We're planning a book about ancient gravestones in the Sint-Jans Cathedral in Den Bosch Holland. The author confronted me with the following:
During the ages, all kinds of abbreviations were used in the engravings. Some of them can be found in the Open Type character-map, some others are less common I'm afraid. A few examples:
- a "v", "V" and "y" with a dash above it
- superscript "O" with a dash underneath it
- a "b", "h" with a dash right through the middle
- a "C" upside down
What are the options: Is it probably very costly to have these special glyphs added to a font and it would inflict with copyright too I'm afraid. Or is there a simpler solution in connection to InDesign on a Windows-platform?
I don't know if there's a font family that already supports what you need, but I doubt it.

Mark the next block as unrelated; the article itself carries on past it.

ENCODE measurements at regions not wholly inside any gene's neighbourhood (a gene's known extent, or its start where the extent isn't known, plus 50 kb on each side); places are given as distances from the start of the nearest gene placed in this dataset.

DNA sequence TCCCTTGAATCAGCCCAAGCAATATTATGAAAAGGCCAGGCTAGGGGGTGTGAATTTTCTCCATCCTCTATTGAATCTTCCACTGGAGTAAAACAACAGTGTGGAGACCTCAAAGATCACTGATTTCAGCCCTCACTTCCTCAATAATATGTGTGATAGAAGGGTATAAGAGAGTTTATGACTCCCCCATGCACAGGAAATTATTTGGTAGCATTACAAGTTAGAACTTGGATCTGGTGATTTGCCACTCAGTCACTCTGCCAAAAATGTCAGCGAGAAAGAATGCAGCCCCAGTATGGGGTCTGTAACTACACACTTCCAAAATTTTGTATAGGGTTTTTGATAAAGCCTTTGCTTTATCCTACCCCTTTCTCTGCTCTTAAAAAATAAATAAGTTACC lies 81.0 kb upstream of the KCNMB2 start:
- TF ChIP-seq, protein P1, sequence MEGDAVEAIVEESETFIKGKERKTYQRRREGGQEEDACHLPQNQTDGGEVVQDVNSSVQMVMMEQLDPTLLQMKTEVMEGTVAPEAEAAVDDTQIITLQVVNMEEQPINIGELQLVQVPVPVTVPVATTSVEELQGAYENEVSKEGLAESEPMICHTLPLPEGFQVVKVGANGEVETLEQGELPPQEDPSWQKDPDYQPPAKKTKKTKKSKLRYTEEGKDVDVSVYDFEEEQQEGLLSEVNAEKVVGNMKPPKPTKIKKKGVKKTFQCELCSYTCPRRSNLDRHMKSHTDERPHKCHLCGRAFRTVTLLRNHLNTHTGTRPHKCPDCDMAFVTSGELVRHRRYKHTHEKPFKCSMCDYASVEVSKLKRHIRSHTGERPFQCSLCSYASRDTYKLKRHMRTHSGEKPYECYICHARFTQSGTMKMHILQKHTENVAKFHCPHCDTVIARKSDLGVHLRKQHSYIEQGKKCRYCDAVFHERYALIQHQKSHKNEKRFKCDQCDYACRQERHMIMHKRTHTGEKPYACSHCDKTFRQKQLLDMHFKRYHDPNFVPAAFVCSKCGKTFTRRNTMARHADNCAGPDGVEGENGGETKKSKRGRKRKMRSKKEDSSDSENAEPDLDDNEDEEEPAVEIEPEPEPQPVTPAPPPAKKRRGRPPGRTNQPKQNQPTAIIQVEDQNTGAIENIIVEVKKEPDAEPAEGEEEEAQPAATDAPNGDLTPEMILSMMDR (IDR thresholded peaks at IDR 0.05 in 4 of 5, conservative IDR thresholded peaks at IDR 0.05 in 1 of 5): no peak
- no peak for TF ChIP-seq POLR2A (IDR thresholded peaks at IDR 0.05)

Some type foundries allow modification of their fonts, others do not. It's a matter of checking the specific license. One could also contact the foundry about making such modifications.
I would recommend hiring a professional to do the modifications. Given the costs of buying high-end font-editing software for yourself, it isn't going to cost you much more, and will get better results.
The only font I know that have all the abbreviations you mention is Garamond 1530 by Tiro TypeWorks (www.tiro.com). One of the weights in this font is RomanArchaics which contains a lot of archaic abbreviations, signs and accents.